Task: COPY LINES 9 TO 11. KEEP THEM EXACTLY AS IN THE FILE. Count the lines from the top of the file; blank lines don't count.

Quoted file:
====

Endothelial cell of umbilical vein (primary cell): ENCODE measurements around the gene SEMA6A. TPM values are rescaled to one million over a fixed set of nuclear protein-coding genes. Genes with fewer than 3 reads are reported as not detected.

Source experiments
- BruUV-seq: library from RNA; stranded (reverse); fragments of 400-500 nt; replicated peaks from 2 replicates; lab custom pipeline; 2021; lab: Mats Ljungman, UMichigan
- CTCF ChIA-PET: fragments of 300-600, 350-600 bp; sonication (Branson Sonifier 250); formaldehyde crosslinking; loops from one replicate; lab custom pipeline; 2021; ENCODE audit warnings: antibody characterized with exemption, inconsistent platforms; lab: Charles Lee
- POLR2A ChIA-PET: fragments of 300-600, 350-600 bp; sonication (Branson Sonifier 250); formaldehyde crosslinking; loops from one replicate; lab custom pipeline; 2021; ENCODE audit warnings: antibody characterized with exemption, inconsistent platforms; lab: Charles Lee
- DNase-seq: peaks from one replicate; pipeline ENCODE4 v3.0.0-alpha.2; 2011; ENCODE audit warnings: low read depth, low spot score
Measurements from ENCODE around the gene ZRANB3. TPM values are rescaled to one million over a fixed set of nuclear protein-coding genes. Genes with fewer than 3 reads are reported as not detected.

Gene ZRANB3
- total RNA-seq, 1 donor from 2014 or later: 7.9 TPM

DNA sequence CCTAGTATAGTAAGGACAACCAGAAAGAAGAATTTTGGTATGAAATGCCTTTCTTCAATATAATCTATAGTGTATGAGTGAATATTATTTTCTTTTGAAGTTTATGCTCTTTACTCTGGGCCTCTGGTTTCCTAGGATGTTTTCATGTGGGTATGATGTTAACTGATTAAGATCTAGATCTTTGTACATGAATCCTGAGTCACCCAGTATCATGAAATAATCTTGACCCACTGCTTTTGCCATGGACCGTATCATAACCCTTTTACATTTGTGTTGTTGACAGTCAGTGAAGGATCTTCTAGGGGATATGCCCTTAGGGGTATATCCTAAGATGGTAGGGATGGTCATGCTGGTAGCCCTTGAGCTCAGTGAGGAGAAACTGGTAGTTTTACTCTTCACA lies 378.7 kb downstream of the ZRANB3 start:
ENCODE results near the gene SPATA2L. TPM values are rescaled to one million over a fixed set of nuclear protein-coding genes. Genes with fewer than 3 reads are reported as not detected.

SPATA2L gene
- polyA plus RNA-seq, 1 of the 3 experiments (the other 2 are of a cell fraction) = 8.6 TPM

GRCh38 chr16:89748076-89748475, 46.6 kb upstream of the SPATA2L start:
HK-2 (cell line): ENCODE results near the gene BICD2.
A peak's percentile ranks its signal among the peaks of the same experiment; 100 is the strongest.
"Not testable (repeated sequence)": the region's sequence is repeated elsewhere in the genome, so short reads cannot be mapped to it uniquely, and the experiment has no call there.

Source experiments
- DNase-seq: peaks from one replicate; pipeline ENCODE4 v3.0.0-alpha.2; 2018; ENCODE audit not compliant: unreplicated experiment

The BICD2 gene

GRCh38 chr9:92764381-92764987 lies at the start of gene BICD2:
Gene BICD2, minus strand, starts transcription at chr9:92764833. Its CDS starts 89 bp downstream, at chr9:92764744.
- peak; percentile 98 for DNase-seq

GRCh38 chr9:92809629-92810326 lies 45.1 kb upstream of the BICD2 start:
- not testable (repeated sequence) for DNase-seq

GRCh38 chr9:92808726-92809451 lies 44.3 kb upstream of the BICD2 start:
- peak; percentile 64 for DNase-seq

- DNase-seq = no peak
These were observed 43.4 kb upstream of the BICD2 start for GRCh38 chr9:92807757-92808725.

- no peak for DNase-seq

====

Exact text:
- total RNA-seq, 1 donor from 2014 or later: 7.9 TPM

DNA sequence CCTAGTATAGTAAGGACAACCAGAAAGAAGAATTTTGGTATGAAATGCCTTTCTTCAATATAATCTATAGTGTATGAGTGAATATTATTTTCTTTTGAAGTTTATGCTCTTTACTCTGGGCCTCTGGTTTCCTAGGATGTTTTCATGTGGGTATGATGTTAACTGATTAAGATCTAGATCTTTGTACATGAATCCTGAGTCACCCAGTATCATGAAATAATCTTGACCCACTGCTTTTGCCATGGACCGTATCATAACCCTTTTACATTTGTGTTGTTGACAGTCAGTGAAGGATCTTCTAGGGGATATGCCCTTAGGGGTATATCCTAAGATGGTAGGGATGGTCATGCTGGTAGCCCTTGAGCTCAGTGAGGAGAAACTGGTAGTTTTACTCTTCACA lies 378.7 kb downstream of the ZRANB3 start:
ENCODE results near the gene SPATA2L. TPM values are rescaled to one million over a fixed set of nuclear protein-coding genes. Genes with fewer than 3 reads are reported as not detected.